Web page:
The FCC received several complaints from organizations and individual viewers of Fox Network’s broadcast of “The 2003 Billboard Music Awards.” The indecent material complained of stemmed from remarks made by Nicole Richie to co-host Paris Hilton, where she said “f***ing.” Fox conceded to using the word but also contended that the use was not “pandering, titillating or shocking” and was not actionably indecent.
The Commission defines indecent speech as material that, in context, depicts or describes sexual or excretory activities or organs in terms patently offensive as measured by contemporary community standards for the broadcast medium.
The Commission decided that Ms. Richie’s use of the F-word, although not describing excretory activities, still fell within the scope of indecency because using the word for emphasis or as an intensifier has long been found an indecent use. The word carries with it an implied sexual connotation and therefore will always fall within the definition of “indecent.”
In the Matter of Complaints
Regarding Various Television Broadcasts
FCC 06-166 (Nov. 2006)
U.S. District Court for the Central District of California grants Plaintiffs’ motion for summary judgment against Defendant, StreamCast.
The Plaintiffs were a group of record companies, movie studios and music publishers. Defendant, StreamCast, was found liable for the infringement committed by its users on the basis of the inducement doctrine.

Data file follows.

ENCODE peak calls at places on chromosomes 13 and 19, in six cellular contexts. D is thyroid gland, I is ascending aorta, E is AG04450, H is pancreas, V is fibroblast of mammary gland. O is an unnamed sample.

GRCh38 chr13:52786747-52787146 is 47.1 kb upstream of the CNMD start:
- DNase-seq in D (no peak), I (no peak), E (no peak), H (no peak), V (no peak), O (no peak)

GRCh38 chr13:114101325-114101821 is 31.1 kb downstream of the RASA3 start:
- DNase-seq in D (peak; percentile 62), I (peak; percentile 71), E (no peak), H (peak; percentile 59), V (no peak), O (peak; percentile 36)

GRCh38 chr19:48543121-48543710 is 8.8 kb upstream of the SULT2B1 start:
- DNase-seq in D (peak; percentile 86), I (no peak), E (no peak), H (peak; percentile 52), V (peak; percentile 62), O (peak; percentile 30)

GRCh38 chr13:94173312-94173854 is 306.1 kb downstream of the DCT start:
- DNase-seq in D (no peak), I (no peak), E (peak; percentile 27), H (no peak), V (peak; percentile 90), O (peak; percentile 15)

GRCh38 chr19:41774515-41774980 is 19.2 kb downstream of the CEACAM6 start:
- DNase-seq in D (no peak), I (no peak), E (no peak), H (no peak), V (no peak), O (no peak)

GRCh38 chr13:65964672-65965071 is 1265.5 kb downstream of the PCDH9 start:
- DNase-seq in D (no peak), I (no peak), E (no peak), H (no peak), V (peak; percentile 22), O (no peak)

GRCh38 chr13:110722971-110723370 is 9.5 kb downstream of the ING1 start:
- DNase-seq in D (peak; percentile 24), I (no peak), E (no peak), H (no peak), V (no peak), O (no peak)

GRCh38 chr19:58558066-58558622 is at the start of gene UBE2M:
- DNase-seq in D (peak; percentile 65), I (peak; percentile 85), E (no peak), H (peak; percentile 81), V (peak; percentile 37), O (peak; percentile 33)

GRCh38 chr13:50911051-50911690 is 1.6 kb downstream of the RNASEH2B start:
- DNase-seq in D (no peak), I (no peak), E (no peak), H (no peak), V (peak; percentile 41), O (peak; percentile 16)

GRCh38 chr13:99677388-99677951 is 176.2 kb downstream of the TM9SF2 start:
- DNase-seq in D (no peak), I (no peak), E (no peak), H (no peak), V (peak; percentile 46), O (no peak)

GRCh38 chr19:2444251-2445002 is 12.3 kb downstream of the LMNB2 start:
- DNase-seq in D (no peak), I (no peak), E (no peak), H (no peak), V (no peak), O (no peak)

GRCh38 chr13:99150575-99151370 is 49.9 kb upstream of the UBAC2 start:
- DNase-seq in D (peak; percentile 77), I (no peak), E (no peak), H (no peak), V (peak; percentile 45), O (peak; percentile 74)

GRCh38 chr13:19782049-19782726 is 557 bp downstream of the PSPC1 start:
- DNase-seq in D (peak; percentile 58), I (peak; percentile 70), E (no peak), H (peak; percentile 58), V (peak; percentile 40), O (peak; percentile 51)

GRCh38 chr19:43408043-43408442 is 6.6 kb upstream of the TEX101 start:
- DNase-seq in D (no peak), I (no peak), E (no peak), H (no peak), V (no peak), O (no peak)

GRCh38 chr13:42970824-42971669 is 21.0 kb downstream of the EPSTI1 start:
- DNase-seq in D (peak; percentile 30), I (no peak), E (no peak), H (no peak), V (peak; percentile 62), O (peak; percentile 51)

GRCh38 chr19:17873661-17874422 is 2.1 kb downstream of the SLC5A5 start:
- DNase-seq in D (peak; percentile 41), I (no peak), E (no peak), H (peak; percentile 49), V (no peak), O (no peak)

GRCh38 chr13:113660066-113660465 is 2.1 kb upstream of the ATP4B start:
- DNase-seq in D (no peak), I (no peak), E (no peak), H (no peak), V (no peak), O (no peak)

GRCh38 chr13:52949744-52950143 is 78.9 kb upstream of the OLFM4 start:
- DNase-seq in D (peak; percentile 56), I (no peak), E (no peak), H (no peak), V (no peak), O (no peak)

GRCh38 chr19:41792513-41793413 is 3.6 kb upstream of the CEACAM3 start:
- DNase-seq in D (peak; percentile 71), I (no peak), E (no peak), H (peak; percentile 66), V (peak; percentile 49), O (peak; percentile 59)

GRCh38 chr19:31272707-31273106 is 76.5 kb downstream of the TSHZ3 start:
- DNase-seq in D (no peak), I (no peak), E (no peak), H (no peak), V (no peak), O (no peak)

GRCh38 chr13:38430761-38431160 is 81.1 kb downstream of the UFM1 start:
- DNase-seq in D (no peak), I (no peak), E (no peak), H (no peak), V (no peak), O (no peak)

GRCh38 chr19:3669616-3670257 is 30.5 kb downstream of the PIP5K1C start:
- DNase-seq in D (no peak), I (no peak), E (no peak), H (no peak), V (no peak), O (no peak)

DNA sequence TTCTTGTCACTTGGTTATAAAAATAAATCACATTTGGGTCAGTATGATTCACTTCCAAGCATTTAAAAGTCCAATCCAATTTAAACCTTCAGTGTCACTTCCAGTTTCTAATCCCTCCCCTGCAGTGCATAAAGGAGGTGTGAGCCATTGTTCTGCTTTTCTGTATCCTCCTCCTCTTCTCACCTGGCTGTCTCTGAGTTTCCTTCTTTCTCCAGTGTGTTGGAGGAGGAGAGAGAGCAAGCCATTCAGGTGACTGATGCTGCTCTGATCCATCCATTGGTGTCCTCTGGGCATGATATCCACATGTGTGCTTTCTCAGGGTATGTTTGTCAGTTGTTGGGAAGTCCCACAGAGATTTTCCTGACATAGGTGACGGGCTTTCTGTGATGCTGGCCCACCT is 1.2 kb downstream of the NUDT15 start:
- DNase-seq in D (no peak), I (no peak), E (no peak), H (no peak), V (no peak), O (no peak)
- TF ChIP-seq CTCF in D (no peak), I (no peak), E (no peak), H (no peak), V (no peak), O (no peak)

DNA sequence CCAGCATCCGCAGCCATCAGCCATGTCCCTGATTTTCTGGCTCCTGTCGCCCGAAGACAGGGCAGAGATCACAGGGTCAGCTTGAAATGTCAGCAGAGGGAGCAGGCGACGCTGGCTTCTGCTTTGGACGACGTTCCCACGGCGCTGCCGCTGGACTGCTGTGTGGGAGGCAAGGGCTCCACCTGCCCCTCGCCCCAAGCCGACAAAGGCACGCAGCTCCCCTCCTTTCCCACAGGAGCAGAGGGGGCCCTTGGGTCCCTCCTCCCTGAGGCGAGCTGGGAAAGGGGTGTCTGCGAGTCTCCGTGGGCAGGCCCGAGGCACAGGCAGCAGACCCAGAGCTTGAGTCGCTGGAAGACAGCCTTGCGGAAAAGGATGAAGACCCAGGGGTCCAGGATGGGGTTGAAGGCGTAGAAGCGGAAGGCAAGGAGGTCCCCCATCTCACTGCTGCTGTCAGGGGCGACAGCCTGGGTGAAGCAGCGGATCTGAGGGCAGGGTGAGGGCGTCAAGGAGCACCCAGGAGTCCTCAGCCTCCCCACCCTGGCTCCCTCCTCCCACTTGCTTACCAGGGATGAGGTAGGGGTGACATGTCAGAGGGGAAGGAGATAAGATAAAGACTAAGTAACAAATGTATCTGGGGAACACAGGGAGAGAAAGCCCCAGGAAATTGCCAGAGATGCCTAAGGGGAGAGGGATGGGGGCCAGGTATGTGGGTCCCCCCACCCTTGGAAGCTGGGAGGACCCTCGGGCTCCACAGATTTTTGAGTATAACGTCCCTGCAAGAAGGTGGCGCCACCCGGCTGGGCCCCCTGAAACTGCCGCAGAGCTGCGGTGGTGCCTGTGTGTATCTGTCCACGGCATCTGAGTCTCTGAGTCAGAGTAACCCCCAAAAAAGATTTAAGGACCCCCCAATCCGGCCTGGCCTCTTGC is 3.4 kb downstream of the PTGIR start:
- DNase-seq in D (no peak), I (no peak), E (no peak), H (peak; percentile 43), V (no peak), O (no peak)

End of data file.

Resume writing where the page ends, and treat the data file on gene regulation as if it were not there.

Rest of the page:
The Inducement Doctrine provides that one who distributes a device with the object of promoting its use to infringe copyright, as shown by clear expression or other affirmative steps taken to foster infringement, is liable for the resulting acts of infringement by third parties.
An unlawful objective to promote infringement can be shown by a variety of means. The classic instance of inducement is by advertisement or solicitation that broadcasts a message designed to stimulate others to commit violations.
The court found that evidence of Defendant’s objective of promoting infringement was overwhelming and that no reasonable fact finder could conclude that Defendant provided services and distributed a software program without the intent to induce infringement.
Metro-Goldwyn-Mayer Studios, Inx. v. Grokster, Ltd.
2006 WL 2806882